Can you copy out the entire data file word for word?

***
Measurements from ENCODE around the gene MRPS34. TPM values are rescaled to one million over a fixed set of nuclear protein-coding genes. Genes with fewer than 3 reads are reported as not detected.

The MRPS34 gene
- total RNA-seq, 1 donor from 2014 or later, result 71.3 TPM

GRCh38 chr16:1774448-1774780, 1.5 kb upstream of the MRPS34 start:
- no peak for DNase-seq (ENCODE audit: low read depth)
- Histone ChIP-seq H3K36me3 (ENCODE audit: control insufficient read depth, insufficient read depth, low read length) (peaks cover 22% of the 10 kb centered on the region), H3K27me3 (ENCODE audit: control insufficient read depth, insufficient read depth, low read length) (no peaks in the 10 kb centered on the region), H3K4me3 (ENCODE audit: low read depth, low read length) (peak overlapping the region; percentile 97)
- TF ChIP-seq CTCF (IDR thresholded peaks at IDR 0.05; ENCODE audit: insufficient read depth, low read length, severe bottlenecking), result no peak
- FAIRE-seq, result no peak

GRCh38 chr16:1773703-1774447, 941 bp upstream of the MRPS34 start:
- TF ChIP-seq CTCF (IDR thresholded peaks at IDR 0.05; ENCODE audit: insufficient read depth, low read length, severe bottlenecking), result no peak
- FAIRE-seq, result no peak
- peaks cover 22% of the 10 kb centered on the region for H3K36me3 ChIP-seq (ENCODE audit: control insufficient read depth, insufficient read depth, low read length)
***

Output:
Measurements from ENCODE around the gene MRPS34. TPM values are rescaled to one million over a fixed set of nuclear protein-coding genes. Genes with fewer than 3 reads are reported as not detected.

The MRPS34 gene
- total RNA-seq, 1 donor from 2014 or later, result 71.3 TPM

GRCh38 chr16:1774448-1774780, 1.5 kb upstream of the MRPS34 start:
- no peak for DNase-seq (ENCODE audit: low read depth)
- Histone ChIP-seq H3K36me3 (ENCODE audit: control insufficient read depth, insufficient read depth, low read length) (peaks cover 22% of the 10 kb centered on the region), H3K27me3 (ENCODE audit: control insufficient read depth, insufficient read depth, low read length) (no peaks in the 10 kb centered on the region), H3K4me3 (ENCODE audit: low read depth, low read length) (peak overlapping the region; percentile 97)
- TF ChIP-seq CTCF (IDR thresholded peaks at IDR 0.05; ENCODE audit: insufficient read depth, low read length, severe bottlenecking), result no peak
- FAIRE-seq, result no peak

GRCh38 chr16:1773703-1774447, 941 bp upstream of the MRPS34 start:
- TF ChIP-seq CTCF (IDR thresholded peaks at IDR 0.05; ENCODE audit: insufficient read depth, low read length, severe bottlenecking), result no peak
- FAIRE-seq, result no peak
- peaks cover 22% of the 10 kb centered on the region for H3K36me3 ChIP-seq (ENCODE audit: control insufficient read depth, insufficient read depth, low read length)